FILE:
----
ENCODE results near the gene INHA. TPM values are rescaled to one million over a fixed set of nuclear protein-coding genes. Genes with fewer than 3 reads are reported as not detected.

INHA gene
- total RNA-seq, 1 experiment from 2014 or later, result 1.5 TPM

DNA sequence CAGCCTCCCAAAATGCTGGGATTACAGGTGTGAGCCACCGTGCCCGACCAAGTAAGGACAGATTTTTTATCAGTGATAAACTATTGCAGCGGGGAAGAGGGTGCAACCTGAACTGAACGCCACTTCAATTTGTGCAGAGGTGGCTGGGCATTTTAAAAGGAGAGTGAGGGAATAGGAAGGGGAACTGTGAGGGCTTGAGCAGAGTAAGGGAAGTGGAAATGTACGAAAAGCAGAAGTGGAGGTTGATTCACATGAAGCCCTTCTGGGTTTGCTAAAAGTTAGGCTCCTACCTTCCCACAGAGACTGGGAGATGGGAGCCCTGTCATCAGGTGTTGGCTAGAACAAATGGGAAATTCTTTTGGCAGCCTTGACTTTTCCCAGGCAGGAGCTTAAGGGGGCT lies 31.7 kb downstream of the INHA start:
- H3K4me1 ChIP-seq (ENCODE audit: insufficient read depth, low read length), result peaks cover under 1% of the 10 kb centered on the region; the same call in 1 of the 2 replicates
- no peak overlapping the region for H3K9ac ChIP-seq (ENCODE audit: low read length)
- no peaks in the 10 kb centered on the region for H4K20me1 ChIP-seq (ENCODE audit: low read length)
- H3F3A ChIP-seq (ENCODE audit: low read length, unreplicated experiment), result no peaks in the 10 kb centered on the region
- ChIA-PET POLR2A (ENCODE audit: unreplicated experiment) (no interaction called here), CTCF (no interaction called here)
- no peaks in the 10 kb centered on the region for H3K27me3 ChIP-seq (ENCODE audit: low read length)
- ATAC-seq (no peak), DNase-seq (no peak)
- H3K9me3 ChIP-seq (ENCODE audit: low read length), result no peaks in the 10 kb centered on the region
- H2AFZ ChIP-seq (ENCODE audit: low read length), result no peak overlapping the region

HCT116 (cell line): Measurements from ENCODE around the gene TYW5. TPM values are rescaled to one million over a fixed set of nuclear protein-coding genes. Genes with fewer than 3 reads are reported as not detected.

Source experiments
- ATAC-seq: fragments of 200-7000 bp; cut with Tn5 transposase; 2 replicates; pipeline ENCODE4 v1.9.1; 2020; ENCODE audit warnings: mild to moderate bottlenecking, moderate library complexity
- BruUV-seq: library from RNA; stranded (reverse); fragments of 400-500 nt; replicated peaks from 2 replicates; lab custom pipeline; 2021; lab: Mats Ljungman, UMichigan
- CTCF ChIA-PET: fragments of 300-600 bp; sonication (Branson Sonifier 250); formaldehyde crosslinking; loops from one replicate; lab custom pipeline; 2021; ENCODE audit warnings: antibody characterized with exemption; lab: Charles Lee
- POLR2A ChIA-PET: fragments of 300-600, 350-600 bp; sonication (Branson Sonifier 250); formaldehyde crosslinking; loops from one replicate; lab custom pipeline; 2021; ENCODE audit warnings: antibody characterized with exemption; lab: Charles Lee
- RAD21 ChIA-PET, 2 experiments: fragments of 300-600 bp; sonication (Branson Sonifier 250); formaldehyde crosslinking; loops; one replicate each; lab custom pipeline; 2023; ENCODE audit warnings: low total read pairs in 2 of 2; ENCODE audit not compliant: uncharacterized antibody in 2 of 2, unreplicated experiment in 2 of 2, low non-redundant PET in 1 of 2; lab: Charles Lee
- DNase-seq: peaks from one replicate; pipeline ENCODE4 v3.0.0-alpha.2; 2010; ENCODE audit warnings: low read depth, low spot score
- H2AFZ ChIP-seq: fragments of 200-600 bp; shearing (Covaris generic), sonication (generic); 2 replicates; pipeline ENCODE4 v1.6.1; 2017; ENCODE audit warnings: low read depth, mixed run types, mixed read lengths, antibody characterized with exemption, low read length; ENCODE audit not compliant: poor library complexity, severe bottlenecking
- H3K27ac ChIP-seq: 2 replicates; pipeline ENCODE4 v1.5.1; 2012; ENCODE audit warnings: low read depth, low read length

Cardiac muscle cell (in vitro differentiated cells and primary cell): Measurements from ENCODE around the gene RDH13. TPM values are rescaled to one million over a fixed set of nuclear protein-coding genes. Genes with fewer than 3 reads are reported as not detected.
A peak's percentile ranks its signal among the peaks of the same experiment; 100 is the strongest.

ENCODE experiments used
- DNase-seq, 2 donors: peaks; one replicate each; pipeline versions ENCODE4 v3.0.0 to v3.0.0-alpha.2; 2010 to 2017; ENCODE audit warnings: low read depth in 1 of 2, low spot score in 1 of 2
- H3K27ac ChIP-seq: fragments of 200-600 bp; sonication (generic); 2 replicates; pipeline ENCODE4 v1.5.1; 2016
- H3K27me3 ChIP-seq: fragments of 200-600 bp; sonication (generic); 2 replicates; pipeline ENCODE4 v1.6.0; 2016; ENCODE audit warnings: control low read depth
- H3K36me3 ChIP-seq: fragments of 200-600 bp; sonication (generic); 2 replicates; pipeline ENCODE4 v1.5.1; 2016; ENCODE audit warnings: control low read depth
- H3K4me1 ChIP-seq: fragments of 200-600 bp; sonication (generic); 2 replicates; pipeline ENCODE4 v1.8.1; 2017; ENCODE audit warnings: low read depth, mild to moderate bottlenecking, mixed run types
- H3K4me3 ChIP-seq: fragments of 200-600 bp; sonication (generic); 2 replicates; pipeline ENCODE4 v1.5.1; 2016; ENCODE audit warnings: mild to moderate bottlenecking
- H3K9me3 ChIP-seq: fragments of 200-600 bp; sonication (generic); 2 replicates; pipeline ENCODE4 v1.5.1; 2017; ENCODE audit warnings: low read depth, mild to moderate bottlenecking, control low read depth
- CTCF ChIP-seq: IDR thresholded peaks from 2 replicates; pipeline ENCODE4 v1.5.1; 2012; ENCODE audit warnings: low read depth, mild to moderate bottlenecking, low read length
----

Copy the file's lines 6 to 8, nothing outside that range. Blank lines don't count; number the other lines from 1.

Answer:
- no peak overlapping the region for H3K9ac ChIP-seq (ENCODE audit: low read length)
- no peaks in the 10 kb centered on the region for H4K20me1 ChIP-seq (ENCODE audit: low read length)
- H3F3A ChIP-seq (ENCODE audit: low read length, unreplicated experiment), result no peaks in the 10 kb centered on the region